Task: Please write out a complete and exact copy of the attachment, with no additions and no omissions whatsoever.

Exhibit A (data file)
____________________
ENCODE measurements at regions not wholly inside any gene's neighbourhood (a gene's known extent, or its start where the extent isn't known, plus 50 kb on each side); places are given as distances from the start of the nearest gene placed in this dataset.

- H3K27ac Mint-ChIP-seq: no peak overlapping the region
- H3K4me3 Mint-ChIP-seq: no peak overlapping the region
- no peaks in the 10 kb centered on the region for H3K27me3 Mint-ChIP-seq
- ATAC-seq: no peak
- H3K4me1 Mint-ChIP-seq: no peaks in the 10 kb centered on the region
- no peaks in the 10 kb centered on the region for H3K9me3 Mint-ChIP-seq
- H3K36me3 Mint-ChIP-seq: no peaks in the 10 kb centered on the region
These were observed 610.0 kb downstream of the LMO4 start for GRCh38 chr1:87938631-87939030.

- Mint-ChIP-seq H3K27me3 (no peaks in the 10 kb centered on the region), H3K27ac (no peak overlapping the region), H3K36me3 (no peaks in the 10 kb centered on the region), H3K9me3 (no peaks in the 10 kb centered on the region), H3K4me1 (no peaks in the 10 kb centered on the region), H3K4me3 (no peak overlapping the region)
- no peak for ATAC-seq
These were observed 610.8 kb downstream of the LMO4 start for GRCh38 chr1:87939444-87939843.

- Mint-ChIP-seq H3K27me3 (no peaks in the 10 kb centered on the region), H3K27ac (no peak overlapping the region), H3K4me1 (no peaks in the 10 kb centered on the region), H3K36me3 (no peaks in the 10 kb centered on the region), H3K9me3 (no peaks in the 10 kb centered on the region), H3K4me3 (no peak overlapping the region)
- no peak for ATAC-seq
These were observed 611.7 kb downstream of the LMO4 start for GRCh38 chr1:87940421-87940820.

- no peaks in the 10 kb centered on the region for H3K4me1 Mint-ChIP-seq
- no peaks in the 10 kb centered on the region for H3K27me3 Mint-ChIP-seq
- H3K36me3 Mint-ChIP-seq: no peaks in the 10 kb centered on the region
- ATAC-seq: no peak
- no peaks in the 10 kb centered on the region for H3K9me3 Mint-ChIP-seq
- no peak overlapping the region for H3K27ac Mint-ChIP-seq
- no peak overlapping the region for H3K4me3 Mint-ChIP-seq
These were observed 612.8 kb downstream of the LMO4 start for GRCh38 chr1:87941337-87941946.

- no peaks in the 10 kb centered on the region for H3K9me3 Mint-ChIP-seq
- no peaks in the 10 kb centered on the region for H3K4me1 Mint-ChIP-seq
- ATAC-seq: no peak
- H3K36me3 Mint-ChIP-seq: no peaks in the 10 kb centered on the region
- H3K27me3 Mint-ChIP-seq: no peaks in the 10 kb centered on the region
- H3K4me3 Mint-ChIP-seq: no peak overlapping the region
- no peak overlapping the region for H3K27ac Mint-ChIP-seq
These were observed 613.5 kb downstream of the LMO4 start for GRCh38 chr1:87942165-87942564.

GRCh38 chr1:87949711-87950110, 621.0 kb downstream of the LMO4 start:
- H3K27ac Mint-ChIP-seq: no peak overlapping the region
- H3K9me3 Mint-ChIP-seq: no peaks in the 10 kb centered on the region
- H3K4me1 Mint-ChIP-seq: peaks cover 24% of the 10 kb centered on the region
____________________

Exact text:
ENCODE measurements at regions not wholly inside any gene's neighbourhood (a gene's known extent, or its start where the extent isn't known, plus 50 kb on each side); places are given as distances from the start of the nearest gene placed in this dataset.

- H3K27ac Mint-ChIP-seq: no peak overlapping the region
- H3K4me3 Mint-ChIP-seq: no peak overlapping the region
- no peaks in the 10 kb centered on the region for H3K27me3 Mint-ChIP-seq
- ATAC-seq: no peak
- H3K4me1 Mint-ChIP-seq: no peaks in the 10 kb centered on the region
- no peaks in the 10 kb centered on the region for H3K9me3 Mint-ChIP-seq
- H3K36me3 Mint-ChIP-seq: no peaks in the 10 kb centered on the region
These were observed 610.0 kb downstream of the LMO4 start for GRCh38 chr1:87938631-87939030.

- Mint-ChIP-seq H3K27me3 (no peaks in the 10 kb centered on the region), H3K27ac (no peak overlapping the region), H3K36me3 (no peaks in the 10 kb centered on the region), H3K9me3 (no peaks in the 10 kb centered on the region), H3K4me1 (no peaks in the 10 kb centered on the region), H3K4me3 (no peak overlapping the region)
- no peak for ATAC-seq
These were observed 610.8 kb downstream of the LMO4 start for GRCh38 chr1:87939444-87939843.

- Mint-ChIP-seq H3K27me3 (no peaks in the 10 kb centered on the region), H3K27ac (no peak overlapping the region), H3K4me1 (no peaks in the 10 kb centered on the region), H3K36me3 (no peaks in the 10 kb centered on the region), H3K9me3 (no peaks in the 10 kb centered on the region), H3K4me3 (no peak overlapping the region)
- no peak for ATAC-seq
These were observed 611.7 kb downstream of the LMO4 start for GRCh38 chr1:87940421-87940820.

- no peaks in the 10 kb centered on the region for H3K4me1 Mint-ChIP-seq
- no peaks in the 10 kb centered on the region for H3K27me3 Mint-ChIP-seq
- H3K36me3 Mint-ChIP-seq: no peaks in the 10 kb centered on the region
- ATAC-seq: no peak
- no peaks in the 10 kb centered on the region for H3K9me3 Mint-ChIP-seq
- no peak overlapping the region for H3K27ac Mint-ChIP-seq
- no peak overlapping the region for H3K4me3 Mint-ChIP-seq
These were observed 612.8 kb downstream of the LMO4 start for GRCh38 chr1:87941337-87941946.

- no peaks in the 10 kb centered on the region for H3K9me3 Mint-ChIP-seq
- no peaks in the 10 kb centered on the region for H3K4me1 Mint-ChIP-seq
- ATAC-seq: no peak
- H3K36me3 Mint-ChIP-seq: no peaks in the 10 kb centered on the region
- H3K27me3 Mint-ChIP-seq: no peaks in the 10 kb centered on the region
- H3K4me3 Mint-ChIP-seq: no peak overlapping the region
- no peak overlapping the region for H3K27ac Mint-ChIP-seq
These were observed 613.5 kb downstream of the LMO4 start for GRCh38 chr1:87942165-87942564.

GRCh38 chr1:87949711-87950110, 621.0 kb downstream of the LMO4 start:
- H3K27ac Mint-ChIP-seq: no peak overlapping the region
- H3K9me3 Mint-ChIP-seq: no peaks in the 10 kb centered on the region
- H3K4me1 Mint-ChIP-seq: peaks cover 24% of the 10 kb centered on the region